Posted on October 9, 2019
In 1819, 20 American sailors were aboard the whaleship Essex about 3,000 miles off the coast of Chile. Out in one of the most remote parts of the Pacific Ocean they were struck by a sperm whale; taking on seawater, they were beginning to sink. The men evacuated to three small whaleboats, with rudimentary navigational equipment and minimal supplies of food and water. Today the sailors would be facing a terrible situation, back then it was significantly worse. The fear that they must have felt would have been all consuming.
The men were just about as far from land as it is possible to be anywhere on earth. They had 3 options in front of them. The nearest islands were the Marquesas Islands, 1,200 miles away; the problem was that the men had heard frightening rumors that those islands were populated by cannibals and so they feared coming ashore only to be murdered and eaten. They could head for Hawaii, but given the season the captain feared severe storms. The longest and most difficult option, for which they did not have adequate supplies, was to head 1,500 miles south in the hopes of catching a certain band of winds that would push them to the coast of South America. Their choices were to be eaten by cannibals, battered by storms or to starve to death before reaching land.
Ultimately, terrified of cannibals, they rejected the closest option and set sail for South America. As expected, after two months the men ran out of food; after more than three months the last of the survivors were finally picked up by two passing ships, less than half of them were left alive. The story would later inspire Herman Melville to write Moby Dick, and as he wrote: “All the sufferings of these miserable men of the Essex might in all human probability have been avoided had they, immediately after leaving the wreck, steered straight for Tahiti. But,” as Melville put it, “they dreaded cannibals.” All of their options were frightening, but as Karen Thompson Walker, who shared this story puts it: “Of all the narratives their fears wrote, they responded only to the most lurid, the most vivid, the one that was easiest for their imaginations to picture: cannibals.”
All of us know the power of fear as an emotion. When we feel scared there is a physiological reaction. “The [brain’s] amygdala sends signals to your autonomic nervous system which … kicks in, and suddenly, your heart rate increases, your blood pressure goes up, your breathing gets quicker, and stress hormones such as adrenaline and cortisol are released.” We quite literally feel our fear.
There are probably good evolutionary reasons why this response developed. When confronted by a wooly mammoth, sabre toothed tiger or other pre-historic beasts, we can imagine that the people who didn’t feel fear and stood firm were very quickly removed from the gene pool. The biology of fear helped us to develop the fight or flight response, which served us well for millennia. Fear was an important emotion, with clear benefits for the pre-historic people who felt it. But today, while there are still positives to healthy fear of real danger, we are living in a time when that sense of fear appears almost overwhelming.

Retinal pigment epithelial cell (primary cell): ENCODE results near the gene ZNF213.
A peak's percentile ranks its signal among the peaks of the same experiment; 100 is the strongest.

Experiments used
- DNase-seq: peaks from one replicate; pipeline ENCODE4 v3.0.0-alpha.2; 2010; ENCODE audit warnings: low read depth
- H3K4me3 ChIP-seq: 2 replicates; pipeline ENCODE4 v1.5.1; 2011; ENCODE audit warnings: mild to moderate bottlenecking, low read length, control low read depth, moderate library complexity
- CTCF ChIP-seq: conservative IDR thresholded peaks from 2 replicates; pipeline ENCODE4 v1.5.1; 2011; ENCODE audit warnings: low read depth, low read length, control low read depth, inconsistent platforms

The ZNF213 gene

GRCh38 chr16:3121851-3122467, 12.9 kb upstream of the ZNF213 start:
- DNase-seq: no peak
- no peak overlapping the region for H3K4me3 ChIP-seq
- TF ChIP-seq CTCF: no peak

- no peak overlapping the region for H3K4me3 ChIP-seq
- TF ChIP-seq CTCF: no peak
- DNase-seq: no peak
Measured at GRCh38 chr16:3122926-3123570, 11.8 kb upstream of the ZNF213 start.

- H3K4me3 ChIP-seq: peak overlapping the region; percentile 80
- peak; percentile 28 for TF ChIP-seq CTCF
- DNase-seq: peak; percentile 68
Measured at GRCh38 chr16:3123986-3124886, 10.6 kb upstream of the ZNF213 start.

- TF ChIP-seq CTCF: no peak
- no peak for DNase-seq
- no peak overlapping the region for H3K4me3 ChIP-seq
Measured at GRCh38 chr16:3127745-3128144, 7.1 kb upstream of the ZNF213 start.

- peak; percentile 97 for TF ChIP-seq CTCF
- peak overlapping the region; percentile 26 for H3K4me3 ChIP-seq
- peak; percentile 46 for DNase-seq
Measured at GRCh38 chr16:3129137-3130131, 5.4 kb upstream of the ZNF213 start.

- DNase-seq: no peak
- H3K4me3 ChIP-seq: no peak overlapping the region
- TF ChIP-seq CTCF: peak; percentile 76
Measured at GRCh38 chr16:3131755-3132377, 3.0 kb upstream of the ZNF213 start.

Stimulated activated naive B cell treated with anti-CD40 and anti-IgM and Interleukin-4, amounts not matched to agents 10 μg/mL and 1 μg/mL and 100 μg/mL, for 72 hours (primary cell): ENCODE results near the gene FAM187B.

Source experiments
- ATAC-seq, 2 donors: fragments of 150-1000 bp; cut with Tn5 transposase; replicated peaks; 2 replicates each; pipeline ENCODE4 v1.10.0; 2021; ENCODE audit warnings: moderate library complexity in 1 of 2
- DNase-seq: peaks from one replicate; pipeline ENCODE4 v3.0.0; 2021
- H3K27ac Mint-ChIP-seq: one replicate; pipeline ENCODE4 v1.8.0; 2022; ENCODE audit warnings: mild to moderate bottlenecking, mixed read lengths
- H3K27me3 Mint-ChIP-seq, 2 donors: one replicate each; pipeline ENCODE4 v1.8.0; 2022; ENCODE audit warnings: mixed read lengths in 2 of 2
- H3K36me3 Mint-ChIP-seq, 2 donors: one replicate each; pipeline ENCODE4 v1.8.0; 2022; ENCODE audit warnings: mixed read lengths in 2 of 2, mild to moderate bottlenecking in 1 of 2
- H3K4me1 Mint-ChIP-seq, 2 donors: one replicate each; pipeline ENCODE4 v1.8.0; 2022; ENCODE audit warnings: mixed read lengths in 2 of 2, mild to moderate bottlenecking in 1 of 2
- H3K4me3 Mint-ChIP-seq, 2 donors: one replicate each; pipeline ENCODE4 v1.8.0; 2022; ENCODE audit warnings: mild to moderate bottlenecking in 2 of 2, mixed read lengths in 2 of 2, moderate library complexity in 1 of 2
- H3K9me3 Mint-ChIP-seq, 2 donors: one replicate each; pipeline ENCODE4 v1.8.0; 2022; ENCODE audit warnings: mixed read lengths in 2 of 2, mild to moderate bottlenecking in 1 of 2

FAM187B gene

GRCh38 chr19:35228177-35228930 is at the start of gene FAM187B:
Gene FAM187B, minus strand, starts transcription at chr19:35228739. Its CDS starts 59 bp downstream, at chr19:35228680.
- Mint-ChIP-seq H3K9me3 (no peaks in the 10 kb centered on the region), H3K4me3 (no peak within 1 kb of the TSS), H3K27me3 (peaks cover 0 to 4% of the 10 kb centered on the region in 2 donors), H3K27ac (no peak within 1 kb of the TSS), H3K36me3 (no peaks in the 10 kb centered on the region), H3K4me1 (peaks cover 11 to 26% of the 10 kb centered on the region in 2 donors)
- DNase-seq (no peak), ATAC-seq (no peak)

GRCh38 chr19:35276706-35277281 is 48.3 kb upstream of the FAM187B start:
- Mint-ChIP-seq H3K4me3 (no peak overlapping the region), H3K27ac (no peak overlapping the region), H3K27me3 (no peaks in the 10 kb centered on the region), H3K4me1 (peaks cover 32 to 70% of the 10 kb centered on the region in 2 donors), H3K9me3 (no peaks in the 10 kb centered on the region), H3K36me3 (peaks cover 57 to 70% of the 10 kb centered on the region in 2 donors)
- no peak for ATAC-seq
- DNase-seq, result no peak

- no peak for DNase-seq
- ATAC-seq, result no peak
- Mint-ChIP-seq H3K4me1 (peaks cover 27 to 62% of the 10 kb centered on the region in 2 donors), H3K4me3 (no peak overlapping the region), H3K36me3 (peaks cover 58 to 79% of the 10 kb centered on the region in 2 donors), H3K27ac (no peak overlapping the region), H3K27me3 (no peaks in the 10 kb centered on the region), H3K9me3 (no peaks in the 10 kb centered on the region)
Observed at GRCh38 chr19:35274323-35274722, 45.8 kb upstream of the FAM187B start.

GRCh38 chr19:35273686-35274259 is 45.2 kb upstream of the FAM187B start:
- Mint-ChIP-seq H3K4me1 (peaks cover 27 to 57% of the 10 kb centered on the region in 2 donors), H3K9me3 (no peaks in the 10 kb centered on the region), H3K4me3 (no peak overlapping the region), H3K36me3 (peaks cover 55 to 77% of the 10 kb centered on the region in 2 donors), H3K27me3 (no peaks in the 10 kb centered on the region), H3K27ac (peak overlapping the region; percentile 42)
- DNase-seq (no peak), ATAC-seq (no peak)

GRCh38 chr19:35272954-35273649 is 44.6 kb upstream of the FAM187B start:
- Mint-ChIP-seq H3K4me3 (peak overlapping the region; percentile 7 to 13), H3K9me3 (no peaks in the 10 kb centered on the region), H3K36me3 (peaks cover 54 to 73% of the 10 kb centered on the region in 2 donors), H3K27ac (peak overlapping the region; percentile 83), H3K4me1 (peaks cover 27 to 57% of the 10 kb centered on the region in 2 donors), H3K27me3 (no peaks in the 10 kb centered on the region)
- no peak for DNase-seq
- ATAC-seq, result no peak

But we are not the first generation to experience fear. In 1933, at his inaugural address, President Roosevelt declared: “The only thing we have to fear is fear itself—nameless, unreasoning, unjustified terror which paralyzes needed efforts to convert retreat into advance.” And in 1962 Dr. Martin Luther King Jr. wrote “Today it has become almost a truism to call our time an “age of fear”. In these days of terrifying change, bitter international tension and chaotic social disruption, who has not experienced the paralysis of crippling fear.”
So why does it feel different today?
Many have pointed to the horrific attacks of September 11th as ushering in this current age of fear. Terror arrived on our doorstep and this changed the discourse and debate. As David Rothkopf, the editor of the journal Foreign Policy has argued: ‘the country has crossed the fine line that separates national security from national insecurity. Fear now seems to drive more of the country’s policies”.
But many scholars were writing about a culture of fear before these horrific attacks. The spread of information, especially via the internet, means that today we receive our news unfiltered and also unverified. I will almost always know about a mass shooting through Facebook and Twitter, before I see, read, or hear a news report. Social media allows us to be whipped up into a frenzy about dangers both real and imagined.
And, I don’t know if it was always the case, but it feels like we are at a decisive moment in human history. A moment where our response will be judged by future generations. A UN General Assembly meeting in March on Climate and Sustainable Development declared that we basically have 11 years left to prevent irreversible damage from climate change. The exponential scientific advances of the last couple of decades have made us that much more aware of the world around us and the way that it is teetering under human dominion.
The fear feels more intense because it is on our doorstep, we are so much more aware of it, and it feels like this is the moment of reckoning. If this is true for the world and American society in general, this past year it also became a truth for the American Jewish community in particular.
It does not feel like an exaggeration to say that October 27th was one of those days where we remember life before it, but we are experiencing life after it. It is a day where I am sure all of us do, and all of us will, remember where we were when we heard about the murder of 11 people at the Tree of Life Congregation in the Squirrel Hill neighborhood of Pittsburgh. That moment altered the American Jewish experience, debates about safety and security in synagogues and Jewish institutions were abruptly settled, and we are living in the reality of life after that event.